PPP Policy Director, Evan Mascagni, co-authored a piece with Julio Sharp-Wasserman on Techidrt about how federal anti-SLAPP legislation would make CDA 230 more effective. Here is an excerpt:
Lawsuits against institutions that transmit speech, such as newspapers and blogs, impose costs that those institutions act to avoid—if necessary, by preemptively censoring any third-party speech that increases their exposure to legal liability. The purpose of Section 230 of the Communications Decency Act is to prevent this collateral chilling effect, specifically on internet users’ speech. CDA 230 enables the dismissal before trial of suits seeking to hold websites of the user-driven content model, such as Twitter and YouTube, liable for the unlawful speech or conduct of their users. This law is based on a policy judgment that, if held liable for all illegal content within millions of online posts, websites would reduce the amount of speech they transmit and, erring on the side of avoiding legal costs, would censor some lawful speech.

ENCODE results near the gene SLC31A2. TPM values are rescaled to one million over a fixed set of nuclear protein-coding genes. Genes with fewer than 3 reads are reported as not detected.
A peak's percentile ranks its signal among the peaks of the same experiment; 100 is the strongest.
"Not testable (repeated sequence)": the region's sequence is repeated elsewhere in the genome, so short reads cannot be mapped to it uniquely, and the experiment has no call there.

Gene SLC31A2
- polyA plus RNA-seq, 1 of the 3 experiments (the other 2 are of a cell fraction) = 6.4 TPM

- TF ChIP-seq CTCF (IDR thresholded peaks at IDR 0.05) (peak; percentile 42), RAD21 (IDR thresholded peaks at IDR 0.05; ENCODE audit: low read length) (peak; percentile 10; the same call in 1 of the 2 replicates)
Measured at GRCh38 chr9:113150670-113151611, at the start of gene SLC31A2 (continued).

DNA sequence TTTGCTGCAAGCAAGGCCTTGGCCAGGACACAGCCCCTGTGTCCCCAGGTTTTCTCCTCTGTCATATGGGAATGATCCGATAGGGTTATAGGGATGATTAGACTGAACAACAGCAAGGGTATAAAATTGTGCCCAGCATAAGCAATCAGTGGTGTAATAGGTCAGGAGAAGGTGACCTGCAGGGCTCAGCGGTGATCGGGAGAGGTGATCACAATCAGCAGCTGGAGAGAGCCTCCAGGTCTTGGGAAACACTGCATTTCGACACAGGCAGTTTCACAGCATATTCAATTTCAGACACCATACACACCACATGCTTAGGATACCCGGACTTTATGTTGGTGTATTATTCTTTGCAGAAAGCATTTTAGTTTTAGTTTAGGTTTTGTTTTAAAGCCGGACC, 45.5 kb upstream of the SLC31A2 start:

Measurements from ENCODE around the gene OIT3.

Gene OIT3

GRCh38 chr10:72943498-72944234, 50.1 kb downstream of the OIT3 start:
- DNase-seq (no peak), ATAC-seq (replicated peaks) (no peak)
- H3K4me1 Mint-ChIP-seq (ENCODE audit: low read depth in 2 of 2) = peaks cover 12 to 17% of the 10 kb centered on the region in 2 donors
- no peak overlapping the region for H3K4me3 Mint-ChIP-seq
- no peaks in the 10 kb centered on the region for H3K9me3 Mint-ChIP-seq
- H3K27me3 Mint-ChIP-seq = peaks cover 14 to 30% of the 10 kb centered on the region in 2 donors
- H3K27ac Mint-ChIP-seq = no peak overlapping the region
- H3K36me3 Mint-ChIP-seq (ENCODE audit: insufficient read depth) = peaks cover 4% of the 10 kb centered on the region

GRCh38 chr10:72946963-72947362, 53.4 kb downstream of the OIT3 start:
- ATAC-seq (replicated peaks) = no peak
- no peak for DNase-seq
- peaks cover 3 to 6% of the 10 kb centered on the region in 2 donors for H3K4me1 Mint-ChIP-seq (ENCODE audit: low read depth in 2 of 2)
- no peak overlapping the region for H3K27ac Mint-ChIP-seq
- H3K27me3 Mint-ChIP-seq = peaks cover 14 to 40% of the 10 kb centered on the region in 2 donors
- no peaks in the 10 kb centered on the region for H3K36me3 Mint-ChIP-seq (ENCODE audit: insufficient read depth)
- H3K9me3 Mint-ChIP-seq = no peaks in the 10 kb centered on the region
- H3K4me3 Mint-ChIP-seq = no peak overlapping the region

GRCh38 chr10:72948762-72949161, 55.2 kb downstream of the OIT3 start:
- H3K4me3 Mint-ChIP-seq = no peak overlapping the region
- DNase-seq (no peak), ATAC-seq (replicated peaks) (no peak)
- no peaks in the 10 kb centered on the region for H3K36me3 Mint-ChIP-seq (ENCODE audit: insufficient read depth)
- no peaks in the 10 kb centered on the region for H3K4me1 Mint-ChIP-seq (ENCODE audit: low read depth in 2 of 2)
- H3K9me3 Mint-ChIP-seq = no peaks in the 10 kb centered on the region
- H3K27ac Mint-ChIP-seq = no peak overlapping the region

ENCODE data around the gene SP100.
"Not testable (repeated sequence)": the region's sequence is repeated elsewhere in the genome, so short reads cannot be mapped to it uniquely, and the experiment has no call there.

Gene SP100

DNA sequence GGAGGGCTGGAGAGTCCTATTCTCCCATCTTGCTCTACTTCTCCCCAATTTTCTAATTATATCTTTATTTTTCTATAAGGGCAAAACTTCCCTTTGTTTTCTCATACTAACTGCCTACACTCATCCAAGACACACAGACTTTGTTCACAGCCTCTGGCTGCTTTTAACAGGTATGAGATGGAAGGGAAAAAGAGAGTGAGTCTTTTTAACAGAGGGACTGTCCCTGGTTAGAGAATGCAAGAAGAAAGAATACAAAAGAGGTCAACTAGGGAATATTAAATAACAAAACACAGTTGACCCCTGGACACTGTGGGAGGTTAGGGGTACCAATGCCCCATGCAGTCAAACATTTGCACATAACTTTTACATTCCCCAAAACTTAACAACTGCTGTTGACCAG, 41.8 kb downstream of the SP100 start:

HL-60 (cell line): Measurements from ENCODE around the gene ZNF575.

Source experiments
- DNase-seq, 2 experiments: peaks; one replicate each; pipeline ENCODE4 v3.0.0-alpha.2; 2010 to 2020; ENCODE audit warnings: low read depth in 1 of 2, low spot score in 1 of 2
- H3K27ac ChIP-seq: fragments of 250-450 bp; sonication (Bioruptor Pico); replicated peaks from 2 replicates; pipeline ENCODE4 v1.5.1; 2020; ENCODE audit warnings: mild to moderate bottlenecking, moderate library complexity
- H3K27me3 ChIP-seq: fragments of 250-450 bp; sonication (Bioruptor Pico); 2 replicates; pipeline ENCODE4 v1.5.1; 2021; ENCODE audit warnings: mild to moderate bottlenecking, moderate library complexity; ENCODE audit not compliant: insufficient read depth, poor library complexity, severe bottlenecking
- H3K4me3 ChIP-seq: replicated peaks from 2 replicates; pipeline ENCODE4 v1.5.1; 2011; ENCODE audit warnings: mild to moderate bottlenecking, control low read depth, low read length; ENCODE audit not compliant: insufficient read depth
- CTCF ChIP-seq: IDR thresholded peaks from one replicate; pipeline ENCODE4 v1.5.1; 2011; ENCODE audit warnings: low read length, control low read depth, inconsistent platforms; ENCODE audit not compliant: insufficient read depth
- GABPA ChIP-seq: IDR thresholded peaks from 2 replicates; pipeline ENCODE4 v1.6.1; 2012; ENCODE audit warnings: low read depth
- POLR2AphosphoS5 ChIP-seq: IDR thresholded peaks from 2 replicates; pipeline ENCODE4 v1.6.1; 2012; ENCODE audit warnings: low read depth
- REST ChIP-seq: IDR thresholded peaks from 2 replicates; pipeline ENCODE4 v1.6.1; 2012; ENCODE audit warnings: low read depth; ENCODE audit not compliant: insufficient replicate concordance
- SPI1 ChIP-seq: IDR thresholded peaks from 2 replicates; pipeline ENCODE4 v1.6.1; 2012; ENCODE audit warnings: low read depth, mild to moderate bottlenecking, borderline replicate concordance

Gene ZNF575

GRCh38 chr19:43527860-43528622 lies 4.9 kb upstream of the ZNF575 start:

But even unsuccessful suits impose costs—after all, defendants who dismiss a suit before trial on CDA 230 grounds still must hire a team of expensive lawyers to secure dismissal. An empirical study in 2012 by Professor David Ardia at the University of North Carolina determined that the average CDA 230 case terminated on a motion to dismiss takes almost a year to reach dismissal. Ardia noted, plausibly, that litigating for this length of time entails substantial defense-side costs. In order to mitigate the collateral chilling effect of these pre-trial costs, defendants in CDA 230 cases need a fee-shifting mechanism that allows them to impose their costs on plaintiffs whose cases have faltered at the motion to dismiss stage. Given likely political obstacles to adding a fee-shifting provision to CDA 230 itself, a good way to supply this mechanism is through federal anti-SLAPP legislation.
Read the full post here.